Impetigo is a very common superficial cutaneous infection casued by either Staphylococcus aureus or Streptococcus pyogenes. The majority of cases are caused by Staphylococcus aureus. The condition can be quite contagious, and it is also known by the name ‘impetigo contagiosum’. The hallmark is a golden/yellow serous crust that can rapidly evolve. Regional adenopathy may also be present. Rarely the condition may be self limited and clear spontaneously. Treatment always hastens resolution. If the area is limited then treatment with topical antibiotics, such as murpirocin, twice daily for 7-14 days is effective. If the area involved is extensive, then oral antibiotics (erythromycin or first generation cephalosporins) are employed with excellent results.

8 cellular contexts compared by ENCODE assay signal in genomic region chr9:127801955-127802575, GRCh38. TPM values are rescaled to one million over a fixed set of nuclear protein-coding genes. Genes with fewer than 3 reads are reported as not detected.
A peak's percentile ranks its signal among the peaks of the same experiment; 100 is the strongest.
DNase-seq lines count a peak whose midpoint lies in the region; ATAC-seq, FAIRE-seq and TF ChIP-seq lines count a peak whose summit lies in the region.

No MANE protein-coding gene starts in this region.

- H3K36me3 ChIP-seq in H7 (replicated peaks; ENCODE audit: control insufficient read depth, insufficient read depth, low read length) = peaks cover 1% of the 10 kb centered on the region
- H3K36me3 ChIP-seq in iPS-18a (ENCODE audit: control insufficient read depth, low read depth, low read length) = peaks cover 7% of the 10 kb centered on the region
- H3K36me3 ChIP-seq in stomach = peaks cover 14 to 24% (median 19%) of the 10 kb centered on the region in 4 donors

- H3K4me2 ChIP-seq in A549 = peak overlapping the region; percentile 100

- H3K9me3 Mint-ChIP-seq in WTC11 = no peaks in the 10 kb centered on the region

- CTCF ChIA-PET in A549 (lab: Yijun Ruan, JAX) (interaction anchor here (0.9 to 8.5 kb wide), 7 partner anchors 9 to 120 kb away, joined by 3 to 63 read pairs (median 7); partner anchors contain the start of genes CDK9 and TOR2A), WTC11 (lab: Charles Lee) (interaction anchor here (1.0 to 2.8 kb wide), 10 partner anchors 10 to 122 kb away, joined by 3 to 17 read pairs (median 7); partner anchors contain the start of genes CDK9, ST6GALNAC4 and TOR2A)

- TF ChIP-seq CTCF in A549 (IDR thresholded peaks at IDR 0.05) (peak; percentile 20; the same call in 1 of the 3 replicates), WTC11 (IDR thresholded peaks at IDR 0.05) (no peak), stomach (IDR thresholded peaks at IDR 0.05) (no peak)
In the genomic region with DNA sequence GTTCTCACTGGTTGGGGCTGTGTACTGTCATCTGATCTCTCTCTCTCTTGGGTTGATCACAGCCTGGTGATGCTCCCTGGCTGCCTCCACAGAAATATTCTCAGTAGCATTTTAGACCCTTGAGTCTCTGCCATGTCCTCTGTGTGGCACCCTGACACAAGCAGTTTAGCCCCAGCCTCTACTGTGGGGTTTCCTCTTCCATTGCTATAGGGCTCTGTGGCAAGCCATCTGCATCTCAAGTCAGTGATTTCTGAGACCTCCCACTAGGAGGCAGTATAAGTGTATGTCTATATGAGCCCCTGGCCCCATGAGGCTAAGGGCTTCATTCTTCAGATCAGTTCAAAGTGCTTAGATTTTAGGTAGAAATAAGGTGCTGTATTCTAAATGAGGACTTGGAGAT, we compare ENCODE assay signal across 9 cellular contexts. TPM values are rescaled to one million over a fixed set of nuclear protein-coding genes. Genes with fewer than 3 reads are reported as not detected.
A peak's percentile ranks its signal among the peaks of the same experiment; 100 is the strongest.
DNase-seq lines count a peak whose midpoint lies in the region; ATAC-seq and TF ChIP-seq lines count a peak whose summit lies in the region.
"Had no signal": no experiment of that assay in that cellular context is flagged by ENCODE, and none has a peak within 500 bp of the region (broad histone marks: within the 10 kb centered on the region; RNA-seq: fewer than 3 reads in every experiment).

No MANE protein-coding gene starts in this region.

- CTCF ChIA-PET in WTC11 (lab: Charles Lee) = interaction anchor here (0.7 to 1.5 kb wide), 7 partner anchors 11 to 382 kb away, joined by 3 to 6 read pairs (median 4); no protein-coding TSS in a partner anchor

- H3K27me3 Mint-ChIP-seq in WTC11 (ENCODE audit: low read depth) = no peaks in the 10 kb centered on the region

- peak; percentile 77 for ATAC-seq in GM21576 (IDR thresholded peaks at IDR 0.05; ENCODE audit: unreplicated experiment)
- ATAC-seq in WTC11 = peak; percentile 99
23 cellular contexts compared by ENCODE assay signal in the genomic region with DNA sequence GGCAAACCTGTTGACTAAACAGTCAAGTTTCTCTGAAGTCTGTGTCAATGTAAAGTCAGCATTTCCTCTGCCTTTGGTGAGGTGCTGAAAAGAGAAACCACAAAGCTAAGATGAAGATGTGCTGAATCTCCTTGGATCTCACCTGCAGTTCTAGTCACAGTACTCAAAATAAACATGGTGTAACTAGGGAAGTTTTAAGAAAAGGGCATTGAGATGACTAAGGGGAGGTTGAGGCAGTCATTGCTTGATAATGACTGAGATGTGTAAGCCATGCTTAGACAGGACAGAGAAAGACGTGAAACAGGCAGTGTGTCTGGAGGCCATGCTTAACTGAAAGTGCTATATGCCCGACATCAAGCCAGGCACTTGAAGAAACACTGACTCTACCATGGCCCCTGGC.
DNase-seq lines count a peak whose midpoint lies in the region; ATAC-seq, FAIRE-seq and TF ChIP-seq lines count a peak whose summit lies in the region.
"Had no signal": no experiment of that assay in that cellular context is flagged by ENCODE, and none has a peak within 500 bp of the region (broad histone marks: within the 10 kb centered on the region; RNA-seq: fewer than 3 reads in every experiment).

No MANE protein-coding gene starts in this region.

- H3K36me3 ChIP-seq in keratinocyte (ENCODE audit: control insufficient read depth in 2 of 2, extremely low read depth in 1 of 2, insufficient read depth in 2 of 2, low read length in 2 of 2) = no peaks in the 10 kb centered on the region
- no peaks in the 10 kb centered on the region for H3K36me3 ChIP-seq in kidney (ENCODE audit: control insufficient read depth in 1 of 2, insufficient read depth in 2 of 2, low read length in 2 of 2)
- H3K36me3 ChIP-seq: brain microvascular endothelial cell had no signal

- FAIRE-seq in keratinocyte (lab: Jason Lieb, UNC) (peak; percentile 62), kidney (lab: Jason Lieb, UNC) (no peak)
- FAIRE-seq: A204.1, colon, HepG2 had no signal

Treatment pearl: If the condition is recurrent, I often will treat the inner distal 1/3 of nasal canals with murpirocin for 2 weeks to reduce the Staphylococcus aureus population that tens to reside there in high concentrations. This, often times, will eliminate recurrent cases of impetigo.